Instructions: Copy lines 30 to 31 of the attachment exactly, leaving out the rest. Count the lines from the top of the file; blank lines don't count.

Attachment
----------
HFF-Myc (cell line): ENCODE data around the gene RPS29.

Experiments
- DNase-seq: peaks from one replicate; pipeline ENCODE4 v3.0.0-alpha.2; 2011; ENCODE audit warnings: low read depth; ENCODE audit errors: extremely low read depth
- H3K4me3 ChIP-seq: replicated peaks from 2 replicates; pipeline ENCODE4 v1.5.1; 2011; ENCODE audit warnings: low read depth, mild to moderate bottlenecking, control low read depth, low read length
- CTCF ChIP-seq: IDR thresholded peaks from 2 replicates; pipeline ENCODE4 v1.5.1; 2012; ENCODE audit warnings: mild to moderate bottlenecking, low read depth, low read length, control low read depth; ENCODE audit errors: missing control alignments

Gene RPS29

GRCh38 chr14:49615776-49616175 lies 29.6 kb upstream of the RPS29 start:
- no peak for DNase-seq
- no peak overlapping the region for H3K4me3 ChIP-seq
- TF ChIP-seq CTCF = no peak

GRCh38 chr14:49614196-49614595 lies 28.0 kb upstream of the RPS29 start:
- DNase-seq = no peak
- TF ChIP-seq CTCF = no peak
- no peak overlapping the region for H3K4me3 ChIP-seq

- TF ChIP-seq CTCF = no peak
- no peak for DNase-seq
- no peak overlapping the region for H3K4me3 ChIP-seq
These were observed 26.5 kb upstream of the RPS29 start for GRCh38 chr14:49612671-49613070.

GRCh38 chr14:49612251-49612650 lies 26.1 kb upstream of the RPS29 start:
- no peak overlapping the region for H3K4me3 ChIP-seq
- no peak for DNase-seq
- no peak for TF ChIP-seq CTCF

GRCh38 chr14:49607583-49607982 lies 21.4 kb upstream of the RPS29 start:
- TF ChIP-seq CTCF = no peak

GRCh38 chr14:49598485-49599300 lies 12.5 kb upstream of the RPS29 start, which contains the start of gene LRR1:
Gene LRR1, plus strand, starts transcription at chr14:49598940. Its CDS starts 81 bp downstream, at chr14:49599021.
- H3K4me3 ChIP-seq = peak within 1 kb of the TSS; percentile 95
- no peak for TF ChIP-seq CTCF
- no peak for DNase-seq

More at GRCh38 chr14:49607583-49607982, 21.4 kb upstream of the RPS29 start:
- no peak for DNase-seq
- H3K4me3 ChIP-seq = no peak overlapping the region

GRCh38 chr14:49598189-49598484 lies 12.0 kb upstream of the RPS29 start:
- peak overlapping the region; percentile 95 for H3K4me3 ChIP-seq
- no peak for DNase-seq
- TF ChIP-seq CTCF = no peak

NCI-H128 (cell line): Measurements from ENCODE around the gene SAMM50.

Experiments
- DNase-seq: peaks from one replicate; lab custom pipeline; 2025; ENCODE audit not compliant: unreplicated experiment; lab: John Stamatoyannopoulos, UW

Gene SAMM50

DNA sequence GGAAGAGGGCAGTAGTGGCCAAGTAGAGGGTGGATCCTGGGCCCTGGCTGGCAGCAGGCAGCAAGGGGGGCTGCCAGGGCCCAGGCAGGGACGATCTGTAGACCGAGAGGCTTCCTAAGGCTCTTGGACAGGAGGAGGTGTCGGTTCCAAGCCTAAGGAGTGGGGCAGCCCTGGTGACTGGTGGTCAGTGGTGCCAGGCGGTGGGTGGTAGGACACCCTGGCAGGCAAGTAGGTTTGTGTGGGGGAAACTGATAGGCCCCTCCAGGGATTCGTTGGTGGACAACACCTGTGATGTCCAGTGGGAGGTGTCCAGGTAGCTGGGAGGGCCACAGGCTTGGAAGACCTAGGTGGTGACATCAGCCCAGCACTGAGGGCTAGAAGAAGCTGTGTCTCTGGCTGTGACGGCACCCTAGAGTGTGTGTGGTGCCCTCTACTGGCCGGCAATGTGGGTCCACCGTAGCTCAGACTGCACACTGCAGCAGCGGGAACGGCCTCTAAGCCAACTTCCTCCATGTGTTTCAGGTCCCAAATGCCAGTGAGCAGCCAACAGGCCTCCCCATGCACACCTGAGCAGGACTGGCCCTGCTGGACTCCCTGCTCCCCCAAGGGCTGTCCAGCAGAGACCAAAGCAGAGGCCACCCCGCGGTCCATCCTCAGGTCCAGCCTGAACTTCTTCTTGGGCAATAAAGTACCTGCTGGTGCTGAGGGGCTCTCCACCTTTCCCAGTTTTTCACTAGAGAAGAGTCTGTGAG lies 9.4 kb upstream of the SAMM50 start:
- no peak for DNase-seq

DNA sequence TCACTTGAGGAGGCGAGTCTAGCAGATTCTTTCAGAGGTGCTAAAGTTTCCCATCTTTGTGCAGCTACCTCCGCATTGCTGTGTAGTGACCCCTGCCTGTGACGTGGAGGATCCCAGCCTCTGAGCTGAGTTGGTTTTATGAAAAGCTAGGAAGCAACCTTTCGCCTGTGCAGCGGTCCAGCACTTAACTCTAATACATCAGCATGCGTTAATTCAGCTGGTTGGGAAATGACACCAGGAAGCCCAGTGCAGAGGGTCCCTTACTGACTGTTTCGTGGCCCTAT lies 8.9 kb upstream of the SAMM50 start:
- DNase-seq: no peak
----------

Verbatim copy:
More at GRCh38 chr14:49607583-49607982, 21.4 kb upstream of the RPS29 start:
- no peak for DNase-seq